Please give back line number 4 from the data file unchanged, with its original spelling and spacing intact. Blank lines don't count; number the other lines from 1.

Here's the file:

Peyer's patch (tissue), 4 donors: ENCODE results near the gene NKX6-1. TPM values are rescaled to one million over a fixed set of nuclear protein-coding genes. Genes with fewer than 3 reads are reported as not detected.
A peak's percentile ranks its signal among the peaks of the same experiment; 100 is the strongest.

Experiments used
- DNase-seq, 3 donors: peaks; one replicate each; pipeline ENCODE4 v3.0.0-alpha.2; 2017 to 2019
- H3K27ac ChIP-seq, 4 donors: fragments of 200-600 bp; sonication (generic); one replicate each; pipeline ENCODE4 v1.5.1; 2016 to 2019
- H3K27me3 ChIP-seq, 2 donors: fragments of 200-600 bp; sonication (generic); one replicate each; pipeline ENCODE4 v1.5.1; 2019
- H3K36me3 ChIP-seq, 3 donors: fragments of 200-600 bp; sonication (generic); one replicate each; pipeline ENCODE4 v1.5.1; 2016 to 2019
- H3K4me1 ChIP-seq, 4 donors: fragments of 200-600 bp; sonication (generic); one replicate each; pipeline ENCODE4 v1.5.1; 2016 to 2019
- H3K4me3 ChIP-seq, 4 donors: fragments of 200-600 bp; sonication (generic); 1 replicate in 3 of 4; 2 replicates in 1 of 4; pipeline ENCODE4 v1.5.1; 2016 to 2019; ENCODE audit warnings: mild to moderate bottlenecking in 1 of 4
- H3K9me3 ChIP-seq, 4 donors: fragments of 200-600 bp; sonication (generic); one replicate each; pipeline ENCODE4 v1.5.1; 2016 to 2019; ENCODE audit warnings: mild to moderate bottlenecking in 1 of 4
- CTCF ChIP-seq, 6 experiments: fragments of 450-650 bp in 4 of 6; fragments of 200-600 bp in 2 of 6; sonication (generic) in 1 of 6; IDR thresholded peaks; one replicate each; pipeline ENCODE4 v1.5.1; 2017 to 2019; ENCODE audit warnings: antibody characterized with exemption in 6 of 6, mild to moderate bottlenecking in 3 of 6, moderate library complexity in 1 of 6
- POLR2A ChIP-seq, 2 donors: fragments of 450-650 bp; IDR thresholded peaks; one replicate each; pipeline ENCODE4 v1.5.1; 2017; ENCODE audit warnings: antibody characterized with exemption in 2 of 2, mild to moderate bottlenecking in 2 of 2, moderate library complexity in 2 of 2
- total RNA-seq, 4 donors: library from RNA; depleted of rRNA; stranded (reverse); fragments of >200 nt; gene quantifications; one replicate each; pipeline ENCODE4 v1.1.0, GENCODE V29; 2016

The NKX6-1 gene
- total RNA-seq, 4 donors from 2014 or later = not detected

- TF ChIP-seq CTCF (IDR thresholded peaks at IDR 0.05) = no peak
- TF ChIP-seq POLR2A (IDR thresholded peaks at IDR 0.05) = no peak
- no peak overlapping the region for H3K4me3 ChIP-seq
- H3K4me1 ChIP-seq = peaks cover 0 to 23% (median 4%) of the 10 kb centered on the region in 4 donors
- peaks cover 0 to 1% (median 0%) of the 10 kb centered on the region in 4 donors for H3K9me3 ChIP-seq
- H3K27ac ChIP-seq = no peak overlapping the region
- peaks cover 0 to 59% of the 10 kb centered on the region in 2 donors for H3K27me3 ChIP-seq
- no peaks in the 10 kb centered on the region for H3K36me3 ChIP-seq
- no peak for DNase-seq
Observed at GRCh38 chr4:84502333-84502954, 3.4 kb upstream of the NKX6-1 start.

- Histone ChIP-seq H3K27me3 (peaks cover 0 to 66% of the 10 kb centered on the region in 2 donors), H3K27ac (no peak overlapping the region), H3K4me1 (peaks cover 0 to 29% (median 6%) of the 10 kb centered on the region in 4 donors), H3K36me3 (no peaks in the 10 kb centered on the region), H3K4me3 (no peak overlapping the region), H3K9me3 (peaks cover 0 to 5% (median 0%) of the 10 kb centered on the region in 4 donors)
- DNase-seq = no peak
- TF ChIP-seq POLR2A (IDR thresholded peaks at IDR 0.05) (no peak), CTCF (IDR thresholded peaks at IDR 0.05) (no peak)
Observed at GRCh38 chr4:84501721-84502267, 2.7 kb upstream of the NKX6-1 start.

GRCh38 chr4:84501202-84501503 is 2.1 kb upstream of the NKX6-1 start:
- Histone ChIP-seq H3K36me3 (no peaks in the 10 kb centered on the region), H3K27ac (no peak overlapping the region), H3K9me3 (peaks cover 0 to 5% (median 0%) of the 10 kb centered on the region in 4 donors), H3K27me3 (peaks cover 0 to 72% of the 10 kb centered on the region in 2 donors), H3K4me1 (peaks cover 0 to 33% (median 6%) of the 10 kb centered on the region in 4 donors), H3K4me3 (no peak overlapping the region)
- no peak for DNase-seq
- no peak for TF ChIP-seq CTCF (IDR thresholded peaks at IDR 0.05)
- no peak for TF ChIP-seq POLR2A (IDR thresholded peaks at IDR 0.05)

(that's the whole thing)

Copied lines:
- DNase-seq, 3 donors: peaks; one replicate each; pipeline ENCODE4 v3.0.0-alpha.2; 2017 to 2019